Experiencing a blood clot in brain is scary and life-changing for many people every year. It can happen suddenly, leaving you feeling scared and helpless. But it's important to know that getting medical help right away can make a big difference. In this article, we'll talk about what causes of blood clot in brain, their symptoms, how doctors diagnose them, and the different treatments available.


Book Your Appointment One click at +91 9667064100

A blood clot in brain, also known as a stroke, is a serious emergency that can cause severe brain damage or even death. It happens when blood cells stick together and block a blood vessel in the brain. This stops oxygen and nutrients from getting to the brain, which can harm or kill brain cells. Let's go through the types, reasons, signs, diagnosis, and treatments for blood clots in the brain in simpler terms. When a blood vessel in the brain ruptures and becomes filled with blood, it creates a blockage in an artery, leading to a blood clot. This blockage can result in the brain being deprived of oxygen, causing damage to brain cells and potentially leading to death.

While some individuals may experience mild episodes of this occurrence without noticeable symptoms, others may develop severe complications such as seizures or fatality. However, even before these complications arise, there are warning signs to watch for. Recognizing these symptoms (symptoms for blood clot in head) is crucial, prompting timely treatment for blood clots in the brain.

Blood clots typically form as a natural response to injury, aiming to stop blood loss. However, when a blood clot obstructs blood flow within blood vessels, it poses significant danger. Two primary types of blood clots exist: thrombosis and embolism.


Cervical cancer originates from the growth of cells in the cervix, the lower part of the uterus connected to the vagina. Most cases of cervical cancer are linked to various strains of the human papillomavirus (HPV Vaccine), a common infection transmitted through sexual contact. While the body's immune system can often combat HPV Vaccine (cervical cancer vaccine)  upon exposure, in a small percentage of individuals, the virus persists for an extended period, contributing to the development of cancerous cervical cells.


To minimize the risk of cervical cancer, individuals are advised to undergo screening tests and receive a cervical cancer vaccine designed to protect against HPV infection. In cases where cervical cancer is diagnosed, initial treatment typically involves surgery to remove the cancer. Additional treatment options may include medications to eliminate cancer cells, such as chemotherapy and targeted therapy. Radiation therapy, utilizing potent energy beams, may also be employed, sometimes in combination with low-dose chemotherapy.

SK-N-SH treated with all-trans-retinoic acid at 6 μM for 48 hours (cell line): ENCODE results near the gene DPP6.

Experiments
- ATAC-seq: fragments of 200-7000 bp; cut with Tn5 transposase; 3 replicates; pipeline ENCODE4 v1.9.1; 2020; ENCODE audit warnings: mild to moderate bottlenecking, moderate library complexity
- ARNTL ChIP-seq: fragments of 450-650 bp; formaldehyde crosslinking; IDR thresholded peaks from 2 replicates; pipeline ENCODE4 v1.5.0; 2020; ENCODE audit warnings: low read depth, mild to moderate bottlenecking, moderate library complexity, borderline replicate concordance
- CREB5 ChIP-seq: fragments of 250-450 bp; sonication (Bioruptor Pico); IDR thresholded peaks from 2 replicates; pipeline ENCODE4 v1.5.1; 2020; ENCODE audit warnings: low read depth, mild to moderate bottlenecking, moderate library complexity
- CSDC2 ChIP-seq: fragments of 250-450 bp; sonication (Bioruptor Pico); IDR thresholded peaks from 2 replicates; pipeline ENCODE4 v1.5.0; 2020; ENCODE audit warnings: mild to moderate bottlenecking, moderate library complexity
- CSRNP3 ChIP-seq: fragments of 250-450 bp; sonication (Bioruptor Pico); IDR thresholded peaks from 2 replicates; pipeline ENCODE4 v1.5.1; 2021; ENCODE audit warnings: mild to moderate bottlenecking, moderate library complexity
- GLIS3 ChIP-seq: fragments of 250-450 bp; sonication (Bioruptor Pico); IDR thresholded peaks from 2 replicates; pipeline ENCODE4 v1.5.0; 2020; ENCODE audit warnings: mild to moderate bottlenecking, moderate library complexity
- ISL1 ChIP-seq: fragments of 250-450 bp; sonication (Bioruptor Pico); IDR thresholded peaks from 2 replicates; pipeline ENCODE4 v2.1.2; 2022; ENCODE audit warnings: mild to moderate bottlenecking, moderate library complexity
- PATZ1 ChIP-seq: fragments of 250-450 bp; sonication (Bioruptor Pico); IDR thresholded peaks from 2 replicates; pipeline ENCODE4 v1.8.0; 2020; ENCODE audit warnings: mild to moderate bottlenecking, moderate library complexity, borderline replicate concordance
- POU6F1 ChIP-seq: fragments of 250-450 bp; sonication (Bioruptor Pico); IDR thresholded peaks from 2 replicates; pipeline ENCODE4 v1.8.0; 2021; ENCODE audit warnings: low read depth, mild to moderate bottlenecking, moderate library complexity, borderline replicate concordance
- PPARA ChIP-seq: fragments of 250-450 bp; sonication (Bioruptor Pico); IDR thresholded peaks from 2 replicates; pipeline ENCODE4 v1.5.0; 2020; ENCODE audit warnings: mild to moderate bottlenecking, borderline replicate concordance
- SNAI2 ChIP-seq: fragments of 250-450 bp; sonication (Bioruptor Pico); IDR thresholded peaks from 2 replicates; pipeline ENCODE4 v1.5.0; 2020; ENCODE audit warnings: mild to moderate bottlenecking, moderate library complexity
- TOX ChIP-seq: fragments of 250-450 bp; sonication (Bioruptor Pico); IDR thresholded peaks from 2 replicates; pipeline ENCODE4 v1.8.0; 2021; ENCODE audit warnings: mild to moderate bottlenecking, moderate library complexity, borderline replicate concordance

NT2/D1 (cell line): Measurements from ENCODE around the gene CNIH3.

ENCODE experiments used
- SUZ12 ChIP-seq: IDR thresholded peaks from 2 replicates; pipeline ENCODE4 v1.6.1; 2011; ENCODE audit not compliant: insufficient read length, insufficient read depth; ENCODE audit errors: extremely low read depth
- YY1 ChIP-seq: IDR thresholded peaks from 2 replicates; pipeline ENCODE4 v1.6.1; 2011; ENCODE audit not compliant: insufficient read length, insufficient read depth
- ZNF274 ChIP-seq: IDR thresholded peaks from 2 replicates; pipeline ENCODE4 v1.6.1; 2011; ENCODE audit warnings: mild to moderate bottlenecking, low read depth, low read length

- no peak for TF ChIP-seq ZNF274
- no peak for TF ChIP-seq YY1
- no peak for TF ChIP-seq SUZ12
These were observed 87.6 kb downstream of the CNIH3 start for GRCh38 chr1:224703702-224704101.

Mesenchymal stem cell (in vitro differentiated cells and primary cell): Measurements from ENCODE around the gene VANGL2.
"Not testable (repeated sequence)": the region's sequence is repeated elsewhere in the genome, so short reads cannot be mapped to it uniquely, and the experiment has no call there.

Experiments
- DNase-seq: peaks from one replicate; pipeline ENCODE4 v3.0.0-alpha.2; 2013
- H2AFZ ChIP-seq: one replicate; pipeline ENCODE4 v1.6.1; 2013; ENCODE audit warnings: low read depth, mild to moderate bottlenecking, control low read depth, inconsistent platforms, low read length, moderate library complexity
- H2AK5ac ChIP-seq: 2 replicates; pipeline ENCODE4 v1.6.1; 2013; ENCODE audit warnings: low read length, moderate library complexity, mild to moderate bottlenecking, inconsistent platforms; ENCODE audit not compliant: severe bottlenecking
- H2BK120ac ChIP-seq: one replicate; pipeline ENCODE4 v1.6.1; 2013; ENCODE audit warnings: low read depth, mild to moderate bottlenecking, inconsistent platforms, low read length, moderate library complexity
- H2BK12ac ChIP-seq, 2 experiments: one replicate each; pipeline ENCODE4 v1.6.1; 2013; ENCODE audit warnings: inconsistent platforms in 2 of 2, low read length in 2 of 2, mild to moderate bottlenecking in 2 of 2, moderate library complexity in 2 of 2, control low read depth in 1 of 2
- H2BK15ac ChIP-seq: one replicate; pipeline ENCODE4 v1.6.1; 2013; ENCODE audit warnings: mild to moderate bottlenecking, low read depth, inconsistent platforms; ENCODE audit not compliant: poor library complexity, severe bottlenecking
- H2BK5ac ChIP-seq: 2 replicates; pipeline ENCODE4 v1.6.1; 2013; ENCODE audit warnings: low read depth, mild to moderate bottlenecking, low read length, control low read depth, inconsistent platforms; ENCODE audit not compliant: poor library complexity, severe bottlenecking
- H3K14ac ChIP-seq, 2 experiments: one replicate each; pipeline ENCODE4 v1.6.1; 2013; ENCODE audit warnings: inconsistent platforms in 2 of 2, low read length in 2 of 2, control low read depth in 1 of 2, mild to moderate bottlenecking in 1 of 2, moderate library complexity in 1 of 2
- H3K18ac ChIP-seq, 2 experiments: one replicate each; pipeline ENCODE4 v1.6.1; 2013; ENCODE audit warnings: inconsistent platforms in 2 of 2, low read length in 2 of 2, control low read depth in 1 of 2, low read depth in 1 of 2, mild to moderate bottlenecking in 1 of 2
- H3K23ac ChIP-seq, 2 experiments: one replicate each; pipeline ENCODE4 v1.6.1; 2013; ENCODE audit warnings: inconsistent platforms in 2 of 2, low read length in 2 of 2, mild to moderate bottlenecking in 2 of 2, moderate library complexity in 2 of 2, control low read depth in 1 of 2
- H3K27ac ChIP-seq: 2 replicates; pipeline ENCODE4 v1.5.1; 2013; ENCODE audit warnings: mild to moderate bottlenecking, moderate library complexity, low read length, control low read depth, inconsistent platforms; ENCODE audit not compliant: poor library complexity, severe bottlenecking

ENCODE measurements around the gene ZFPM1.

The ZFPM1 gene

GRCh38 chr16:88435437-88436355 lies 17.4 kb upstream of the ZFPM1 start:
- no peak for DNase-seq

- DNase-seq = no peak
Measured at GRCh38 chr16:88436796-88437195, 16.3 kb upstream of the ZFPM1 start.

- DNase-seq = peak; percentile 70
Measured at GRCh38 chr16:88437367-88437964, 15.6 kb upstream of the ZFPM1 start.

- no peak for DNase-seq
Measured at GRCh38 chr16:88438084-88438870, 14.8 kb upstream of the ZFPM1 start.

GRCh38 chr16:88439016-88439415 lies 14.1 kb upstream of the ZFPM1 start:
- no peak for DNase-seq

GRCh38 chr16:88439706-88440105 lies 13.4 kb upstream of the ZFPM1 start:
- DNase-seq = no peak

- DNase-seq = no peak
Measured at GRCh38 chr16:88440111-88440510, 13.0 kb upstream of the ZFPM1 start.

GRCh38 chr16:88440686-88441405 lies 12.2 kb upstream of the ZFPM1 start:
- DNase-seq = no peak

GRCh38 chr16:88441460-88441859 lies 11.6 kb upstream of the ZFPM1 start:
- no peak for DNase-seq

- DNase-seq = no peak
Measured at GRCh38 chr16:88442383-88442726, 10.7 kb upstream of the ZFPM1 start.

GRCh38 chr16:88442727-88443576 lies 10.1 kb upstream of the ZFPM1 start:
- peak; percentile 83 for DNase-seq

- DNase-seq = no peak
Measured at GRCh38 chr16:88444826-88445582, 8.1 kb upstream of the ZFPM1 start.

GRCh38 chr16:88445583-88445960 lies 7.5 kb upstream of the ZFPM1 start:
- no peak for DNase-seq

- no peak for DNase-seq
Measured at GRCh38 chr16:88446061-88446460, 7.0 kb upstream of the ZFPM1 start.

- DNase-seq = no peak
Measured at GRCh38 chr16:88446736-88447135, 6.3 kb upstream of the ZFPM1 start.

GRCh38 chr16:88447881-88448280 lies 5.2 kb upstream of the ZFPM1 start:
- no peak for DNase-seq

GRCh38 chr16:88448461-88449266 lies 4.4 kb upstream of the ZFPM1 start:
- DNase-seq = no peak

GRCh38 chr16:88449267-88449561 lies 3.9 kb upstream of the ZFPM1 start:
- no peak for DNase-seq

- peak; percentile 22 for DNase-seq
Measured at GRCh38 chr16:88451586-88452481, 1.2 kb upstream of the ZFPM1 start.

Cost of Blood Clot Surgery Treatment in Noida

The price for thrombectomy surgery (the removal of a blood clot) in India varies from Rs. 100,000 to Rs. 2,50,000. However, this cost range is somewhat arbitrary and contingent on a variety of factors, encompassing both patient-specific and treatment-related considerations.

Patient-specific factors that may influence the cost of thrombectomy surgery include the cause and nature of the blockage, the specific blood vessel affected, and the overall health condition of the patient. Conversely, treatment-related factors affecting the cost encompass the type of surgical procedure undertaken, the anesthesia administered, and the professional fees charged by the surgeon, among others.

For a more precise estimate of the cost tailored to your individual circumstances, it is advisable to schedule a complimentary consultation with top vascular surgeons in your vicinity. This consultation can facilitate a comprehensive evaluation and diagnosis, enabling you to obtain a more accurate understanding of the anticipated expenses associated with the surgery.

For Best Neurology Hospital in Noida,  Call Now at +91 9667064100.


Types of Blood Clots

Ischemic Stroke:

Ischemic stroke, the most prevalent type, constitutes a significant majority of all strokes. It manifests in two forms: thrombotic and embolic. Thrombotic stroke arises when a blood clot, or thrombus, obstructs a brain artery, impeding blood flow. Embolic stroke occurs when plaque or thrombus fragments relocate from their origin, obstructing a downstream artery—a situation termed an embolus. The extent of brain damage hinges on the precise location of the blockage within the artery.

Typically, the carotid or vertebral arteries remain partially unobstructed, allowing a small blood flow to reach the brain. However, this diminished flow deprives brain cells of nutrients, precipitating cellular dysfunction and stroke symptoms. Within a stroke, a core area experiences near-complete blood deprivation, resulting in cell death within minutes. Conversely, the ischemic penumbra, a broader region surrounding the core, harbors impaired yet viable cells—referred to as idling cells—which can persist for approximately three hours.

Ischemic stroke is addressed by removing the obstruction and reinstating cerebral blood flow. An FDA-approved medication, tissue plasminogen activator (tPA), is a primary treatment, administered within a three-hour window from symptom onset for optimal efficacy. Unfortunately, merely 3 to 5 percent of stroke patients reach hospitals in time for this therapy. While tPA poses a risk of increased intracranial hemorrhage, it is ineffective for hemorrhagic stroke. For patients beyond the three-hour window, intrarterial thrombolysis or surgical interventions like carotid endarterectomy may be considered.


Hemorrhagic Stroke:

Hemorrhagic stroke, stemming from causes like hypertension or aneurysm rupture, is characterized by bleeding directly into brain tissue (intracerebral hemorrhage) or surrounding cerebrospinal fluid spaces (subarachnoid hemorrhage). Both scenarios are grave and necessitate prompt medical intervention.